Church of England severs its links with payday lender Wonga

Last summer the Archbishop of Canterbury, Justin Welby, admitted it was 'very embarrassing' that Church money had been invested in the business

The Church of England has finally severed its financial ties with the pay-day loan company Wonga, which was condemned last year by Archbishop of Canterbury Justin Welby for pushing vulnerable borrowers into debt.

The Church Commissioners for England said in a statement late on Wednesday that they were “pleased to announce that their indirect investment exposure to Wonga in their venture capital portfolio has been removed”.

“The Church Commissioners no longer have any financial or any other interest in Wonga,” they said.

“The terms ensure that the Church Commissioners have not made any profit from their investment exposure to Wonga.”

The Commissioners stressed that they had never invested directly in Wonga “or in other pay day lenders” and that their indirect exposure through pooled funds was less than £100,000 and represented “considerably less than 0.01 per cent of the value of Wonga”.

The Church has taken an active stance against the company to the extent that it was dubbed the “War on Wonga”.

Last summer Archbishop Welby said he wanted to put Wonga out of business by competing against them with a Church of England-operated credit union. Two days later he was forced to admit it was “very embarrassing” that Church money had been invested in the business.

The Commissioners said on Wednesday that if they had sold their all their venture capital holdings to rid them of the stake in Wonga they could have lost £3m to £9m.

“The Commissioners are pleased that another way forward has been agreed given their fiduciary duties to clergy pensioners and to all the parts of the Church they support financially,” the statement said. “The Commissioners believe venture capital to be a good and useful instrument with significant potential to serve the common good. It gets new businesses up and running and supports the economy and jobs.”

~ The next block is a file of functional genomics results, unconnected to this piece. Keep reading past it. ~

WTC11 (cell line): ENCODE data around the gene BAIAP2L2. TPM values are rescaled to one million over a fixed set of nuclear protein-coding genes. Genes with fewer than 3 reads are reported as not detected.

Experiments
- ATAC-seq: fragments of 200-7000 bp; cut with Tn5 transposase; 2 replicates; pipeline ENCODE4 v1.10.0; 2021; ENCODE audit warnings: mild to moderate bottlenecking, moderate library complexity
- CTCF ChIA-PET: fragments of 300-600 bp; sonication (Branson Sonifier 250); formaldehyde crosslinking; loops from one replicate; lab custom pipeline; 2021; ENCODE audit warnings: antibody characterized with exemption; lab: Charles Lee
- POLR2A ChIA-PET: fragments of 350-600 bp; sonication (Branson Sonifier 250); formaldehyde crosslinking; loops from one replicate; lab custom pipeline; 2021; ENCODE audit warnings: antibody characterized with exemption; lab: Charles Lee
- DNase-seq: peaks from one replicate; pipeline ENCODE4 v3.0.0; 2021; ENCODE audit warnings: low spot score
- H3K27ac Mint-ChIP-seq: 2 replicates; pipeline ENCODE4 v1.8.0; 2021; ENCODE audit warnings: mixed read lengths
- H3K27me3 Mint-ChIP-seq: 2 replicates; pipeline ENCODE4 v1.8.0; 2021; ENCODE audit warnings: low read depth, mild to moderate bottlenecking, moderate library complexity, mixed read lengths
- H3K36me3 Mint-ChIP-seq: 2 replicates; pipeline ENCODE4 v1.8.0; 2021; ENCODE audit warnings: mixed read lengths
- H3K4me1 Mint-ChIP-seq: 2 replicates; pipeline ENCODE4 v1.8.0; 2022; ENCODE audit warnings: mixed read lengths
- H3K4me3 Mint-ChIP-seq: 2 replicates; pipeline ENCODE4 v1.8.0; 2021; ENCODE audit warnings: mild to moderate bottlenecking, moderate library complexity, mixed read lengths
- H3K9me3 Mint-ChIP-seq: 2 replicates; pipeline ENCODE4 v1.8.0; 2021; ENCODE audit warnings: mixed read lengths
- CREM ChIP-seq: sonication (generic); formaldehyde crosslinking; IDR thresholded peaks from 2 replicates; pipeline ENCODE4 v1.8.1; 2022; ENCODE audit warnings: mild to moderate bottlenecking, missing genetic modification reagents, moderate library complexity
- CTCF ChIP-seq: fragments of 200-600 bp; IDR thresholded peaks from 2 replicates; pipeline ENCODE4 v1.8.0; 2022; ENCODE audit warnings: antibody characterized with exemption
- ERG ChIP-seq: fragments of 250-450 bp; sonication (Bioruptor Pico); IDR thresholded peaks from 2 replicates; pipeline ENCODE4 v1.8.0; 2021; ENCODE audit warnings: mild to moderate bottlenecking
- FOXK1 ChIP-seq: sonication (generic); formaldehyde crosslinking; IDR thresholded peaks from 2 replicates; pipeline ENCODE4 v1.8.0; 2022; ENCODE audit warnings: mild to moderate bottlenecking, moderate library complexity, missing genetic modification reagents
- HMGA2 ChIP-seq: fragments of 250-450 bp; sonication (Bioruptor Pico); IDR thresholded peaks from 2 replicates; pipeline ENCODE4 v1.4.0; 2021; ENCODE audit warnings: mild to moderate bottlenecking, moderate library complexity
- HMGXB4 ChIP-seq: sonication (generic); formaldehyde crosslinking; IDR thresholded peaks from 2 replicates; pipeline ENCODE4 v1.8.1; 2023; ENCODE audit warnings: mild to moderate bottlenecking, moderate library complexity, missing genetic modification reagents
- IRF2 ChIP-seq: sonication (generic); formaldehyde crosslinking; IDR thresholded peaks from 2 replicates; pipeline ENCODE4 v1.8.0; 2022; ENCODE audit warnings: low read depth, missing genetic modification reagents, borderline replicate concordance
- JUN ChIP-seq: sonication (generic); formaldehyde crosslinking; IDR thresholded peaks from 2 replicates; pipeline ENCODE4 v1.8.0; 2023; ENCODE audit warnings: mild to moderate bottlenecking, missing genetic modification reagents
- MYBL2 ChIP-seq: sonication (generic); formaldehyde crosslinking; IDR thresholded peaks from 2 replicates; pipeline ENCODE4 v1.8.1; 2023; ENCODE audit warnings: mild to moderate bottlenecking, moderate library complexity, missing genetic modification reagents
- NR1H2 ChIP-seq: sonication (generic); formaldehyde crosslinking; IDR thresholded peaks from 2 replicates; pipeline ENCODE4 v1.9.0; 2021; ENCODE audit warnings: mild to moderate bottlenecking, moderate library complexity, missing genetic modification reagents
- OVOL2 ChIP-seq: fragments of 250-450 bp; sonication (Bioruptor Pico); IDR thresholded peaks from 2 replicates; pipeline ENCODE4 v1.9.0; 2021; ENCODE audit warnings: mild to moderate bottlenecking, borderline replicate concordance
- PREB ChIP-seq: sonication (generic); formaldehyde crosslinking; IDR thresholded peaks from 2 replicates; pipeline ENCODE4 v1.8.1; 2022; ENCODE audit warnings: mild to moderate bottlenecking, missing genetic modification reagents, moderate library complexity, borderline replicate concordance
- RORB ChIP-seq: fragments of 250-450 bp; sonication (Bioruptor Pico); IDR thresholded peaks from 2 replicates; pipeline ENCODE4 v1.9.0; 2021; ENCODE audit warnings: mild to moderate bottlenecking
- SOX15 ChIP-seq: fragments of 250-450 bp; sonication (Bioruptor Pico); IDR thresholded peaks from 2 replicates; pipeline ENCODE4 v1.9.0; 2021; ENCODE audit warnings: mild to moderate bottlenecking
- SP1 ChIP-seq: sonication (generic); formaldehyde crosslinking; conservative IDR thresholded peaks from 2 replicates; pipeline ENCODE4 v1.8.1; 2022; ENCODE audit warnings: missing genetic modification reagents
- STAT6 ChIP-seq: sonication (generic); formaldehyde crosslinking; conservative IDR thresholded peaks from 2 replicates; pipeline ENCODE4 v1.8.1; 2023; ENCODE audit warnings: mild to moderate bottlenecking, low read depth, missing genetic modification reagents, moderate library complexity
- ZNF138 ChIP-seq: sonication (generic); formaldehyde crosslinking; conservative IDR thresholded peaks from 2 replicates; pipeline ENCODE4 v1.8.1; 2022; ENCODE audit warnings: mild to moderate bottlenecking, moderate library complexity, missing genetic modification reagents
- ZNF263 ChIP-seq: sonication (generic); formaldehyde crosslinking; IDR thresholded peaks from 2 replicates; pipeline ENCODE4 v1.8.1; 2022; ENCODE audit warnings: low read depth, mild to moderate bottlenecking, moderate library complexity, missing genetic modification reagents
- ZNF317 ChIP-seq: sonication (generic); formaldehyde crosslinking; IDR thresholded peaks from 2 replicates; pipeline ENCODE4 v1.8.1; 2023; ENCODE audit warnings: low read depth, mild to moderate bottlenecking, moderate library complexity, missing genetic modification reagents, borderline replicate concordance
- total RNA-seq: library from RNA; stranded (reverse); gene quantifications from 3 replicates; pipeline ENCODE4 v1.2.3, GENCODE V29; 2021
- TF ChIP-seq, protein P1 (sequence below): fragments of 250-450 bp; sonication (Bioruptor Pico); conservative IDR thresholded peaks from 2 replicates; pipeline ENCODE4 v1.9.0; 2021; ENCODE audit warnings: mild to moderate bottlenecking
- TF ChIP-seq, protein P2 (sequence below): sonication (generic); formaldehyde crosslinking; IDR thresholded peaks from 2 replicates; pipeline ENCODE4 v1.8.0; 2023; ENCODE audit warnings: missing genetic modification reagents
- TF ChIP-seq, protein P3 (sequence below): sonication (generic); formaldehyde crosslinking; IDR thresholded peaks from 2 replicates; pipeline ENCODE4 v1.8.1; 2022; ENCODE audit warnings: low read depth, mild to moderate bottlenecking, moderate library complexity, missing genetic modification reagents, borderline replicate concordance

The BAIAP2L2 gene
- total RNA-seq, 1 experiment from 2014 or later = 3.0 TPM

They added that the church had made “a number of ethical investment changes” and would announce new controls on indirect investments later this year.

The Churches’ Mutual Credit Union (CMCU), which will be launched on 1 October, will initially be aimed at members of the clergy but will eventually be available to all of the “active members” of the Church of England, the Methodist Church and Church of Scotland.

Last month Mark Lyonette, chief executive of the Association of British Credit Union Ltd, said he was “delighted” that the CMCU was being set up. And Russell Hamblin-Boone, chief executive of the Consumer Finance Association, which represents many short-term lenders, said: “Credit unions are not direct substitutes for short-term credit. We share the Archbishop's view that effective regulation is the best way to protect people from loan sharks.”

Wonga did not immediately respond to requests for comment.

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